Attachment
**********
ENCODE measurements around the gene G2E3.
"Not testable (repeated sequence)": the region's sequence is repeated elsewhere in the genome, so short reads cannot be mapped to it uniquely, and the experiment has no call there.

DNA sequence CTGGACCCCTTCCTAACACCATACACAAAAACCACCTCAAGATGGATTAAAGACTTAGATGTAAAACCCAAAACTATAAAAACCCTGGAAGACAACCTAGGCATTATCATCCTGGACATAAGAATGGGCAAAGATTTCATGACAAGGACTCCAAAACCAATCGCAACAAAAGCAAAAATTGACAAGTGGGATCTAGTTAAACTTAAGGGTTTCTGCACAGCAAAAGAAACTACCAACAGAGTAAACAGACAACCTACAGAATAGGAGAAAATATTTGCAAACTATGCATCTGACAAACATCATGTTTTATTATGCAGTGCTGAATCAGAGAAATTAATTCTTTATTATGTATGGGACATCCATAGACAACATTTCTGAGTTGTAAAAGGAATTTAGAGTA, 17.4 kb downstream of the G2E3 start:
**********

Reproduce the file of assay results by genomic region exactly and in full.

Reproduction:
ENCODE measurements around the gene G2E3.
"Not testable (repeated sequence)": the region's sequence is repeated elsewhere in the genome, so short reads cannot be mapped to it uniquely, and the experiment has no call there.

DNA sequence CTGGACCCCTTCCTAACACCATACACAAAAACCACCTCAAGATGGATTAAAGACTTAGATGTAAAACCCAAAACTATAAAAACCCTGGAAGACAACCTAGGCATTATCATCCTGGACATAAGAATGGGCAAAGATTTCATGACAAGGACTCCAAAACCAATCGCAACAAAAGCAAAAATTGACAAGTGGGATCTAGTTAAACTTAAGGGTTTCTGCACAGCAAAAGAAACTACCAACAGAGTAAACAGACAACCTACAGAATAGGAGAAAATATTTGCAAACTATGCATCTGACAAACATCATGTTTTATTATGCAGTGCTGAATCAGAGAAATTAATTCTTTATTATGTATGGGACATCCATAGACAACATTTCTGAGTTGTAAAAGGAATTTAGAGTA, 17.4 kb downstream of the G2E3 start: